We’re raising our children in a different world today. We’re living in a more connected world thanks to the digital age. While technology has it’s valuable place in our life also connects us ways that can be frightening as a parent. According to the Cyberbullying Research Center over 80 percent of teens use a cell phone regularly. It’s the most popular form of tech for teens and it’s also a popular medium for cyber bullying.
Cyber bullying affects many adolescents and teens on a daily basis. It’s the use of mediums like cell phones and laptops to bully or harass another person. Some of the statics are truly frightening. According to the Hartford County Examiner, around half of teens have been the victims of cyber bullying but only 1 in 10 teens tells a parent if they have been a cyber bully victim – and fewer than 1 in 5 cyber bullying incidents are reported to law enforcement.
As parents, what can we do? Well over half of young people do not tell their parents when cyber bullying occurs. That’s an unreal number. The first step is opening the channels of communication. As parents this can be an overwhelming topic as technology is such a prevalent part of our everyday lives. AVG Technologies and Childnet International partnered to publish an interactive e-book series, Magda and Mo, to help parents and children navigate tricky Internet safety topics such as cyberbullying and safe searching.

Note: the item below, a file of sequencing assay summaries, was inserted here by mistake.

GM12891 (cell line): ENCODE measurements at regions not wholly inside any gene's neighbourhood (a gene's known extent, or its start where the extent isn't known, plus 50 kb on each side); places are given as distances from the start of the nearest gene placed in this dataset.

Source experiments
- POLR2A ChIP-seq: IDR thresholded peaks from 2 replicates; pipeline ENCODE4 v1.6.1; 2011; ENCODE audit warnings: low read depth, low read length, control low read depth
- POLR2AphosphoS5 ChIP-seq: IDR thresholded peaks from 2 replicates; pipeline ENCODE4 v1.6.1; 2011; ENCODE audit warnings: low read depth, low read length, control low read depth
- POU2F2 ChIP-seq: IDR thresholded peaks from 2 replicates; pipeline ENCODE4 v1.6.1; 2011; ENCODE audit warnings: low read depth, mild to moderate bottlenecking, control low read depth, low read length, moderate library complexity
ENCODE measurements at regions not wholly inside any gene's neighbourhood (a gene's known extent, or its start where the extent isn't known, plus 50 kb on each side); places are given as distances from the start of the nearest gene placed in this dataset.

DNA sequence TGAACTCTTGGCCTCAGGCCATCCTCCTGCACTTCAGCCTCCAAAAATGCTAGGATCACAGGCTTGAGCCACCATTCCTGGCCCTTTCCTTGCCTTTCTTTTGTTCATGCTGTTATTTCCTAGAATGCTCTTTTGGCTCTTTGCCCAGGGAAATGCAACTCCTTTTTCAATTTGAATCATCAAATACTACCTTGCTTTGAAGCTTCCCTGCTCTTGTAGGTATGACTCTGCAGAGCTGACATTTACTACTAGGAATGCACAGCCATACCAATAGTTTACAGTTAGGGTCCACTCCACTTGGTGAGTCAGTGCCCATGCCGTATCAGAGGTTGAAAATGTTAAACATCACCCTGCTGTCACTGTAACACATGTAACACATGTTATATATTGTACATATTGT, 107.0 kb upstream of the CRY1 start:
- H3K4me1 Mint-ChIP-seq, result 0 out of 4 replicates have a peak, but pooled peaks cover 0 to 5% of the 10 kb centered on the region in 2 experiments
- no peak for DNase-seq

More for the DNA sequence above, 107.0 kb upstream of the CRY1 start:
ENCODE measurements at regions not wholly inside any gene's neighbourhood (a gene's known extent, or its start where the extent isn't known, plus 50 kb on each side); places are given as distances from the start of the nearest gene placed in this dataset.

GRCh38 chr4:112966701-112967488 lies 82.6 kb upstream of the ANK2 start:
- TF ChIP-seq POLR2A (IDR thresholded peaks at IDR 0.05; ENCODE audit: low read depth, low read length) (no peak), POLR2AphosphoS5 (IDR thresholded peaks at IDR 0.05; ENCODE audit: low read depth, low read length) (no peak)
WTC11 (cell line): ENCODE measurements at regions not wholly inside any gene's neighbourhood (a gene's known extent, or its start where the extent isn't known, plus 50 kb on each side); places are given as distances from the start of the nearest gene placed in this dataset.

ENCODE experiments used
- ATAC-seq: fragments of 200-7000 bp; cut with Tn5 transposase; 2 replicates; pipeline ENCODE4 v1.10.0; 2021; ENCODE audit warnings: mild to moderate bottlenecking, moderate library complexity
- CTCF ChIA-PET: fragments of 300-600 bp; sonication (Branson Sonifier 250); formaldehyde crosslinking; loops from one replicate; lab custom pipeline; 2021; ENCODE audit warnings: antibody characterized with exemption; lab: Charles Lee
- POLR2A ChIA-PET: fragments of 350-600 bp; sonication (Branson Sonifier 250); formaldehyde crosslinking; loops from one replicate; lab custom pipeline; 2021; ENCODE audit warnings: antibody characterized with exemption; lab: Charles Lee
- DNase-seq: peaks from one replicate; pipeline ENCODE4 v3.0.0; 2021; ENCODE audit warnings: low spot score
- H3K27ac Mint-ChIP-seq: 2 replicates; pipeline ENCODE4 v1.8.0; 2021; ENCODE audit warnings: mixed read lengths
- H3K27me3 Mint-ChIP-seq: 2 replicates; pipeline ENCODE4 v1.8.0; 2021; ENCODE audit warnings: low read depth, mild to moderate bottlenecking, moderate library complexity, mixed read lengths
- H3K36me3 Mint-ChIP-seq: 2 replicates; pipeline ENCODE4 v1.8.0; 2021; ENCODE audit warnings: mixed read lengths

Once the discussion as began it’s a good time to set some ground rules.
- Keep the computer in a common area of the home where online usage can be monitored.
- Join the social networking websites your children use like Facebook and Twitter. Discuss guidelines for usage, safe content and appropriate social sharing. See who their friends are. Is there anyone you don’t know?
- Discuss it regularly. One the channels of communication are open regularly let your children know they can come to you for help.
- Create boundaries. Set time limits and discuss rules. Allow your kids to voice their opinions, they’re more likely to follow rules if they have a say.
- Treat situations carefully. Tell your children not to respond to any cyberbullying threats or comments online. Understand that these comments are hurtful and most often it’s not a matter of “kids will be kids.” The effects of cyber bullying are very real and damaging.
- Check out free software like AVG PrivacyFix to help control and lock-in your privacy on your PC, mobile device and tablet. They offer personal, easy-to-use dashboard, you’re able to monitor and adjust your privacy settings online and prevent third parties from tracking your activities and location. You can download it for free.
This post is written on behalf of AVG Technologies through the Mom It Forward Network by me. All opinions are 100% mine.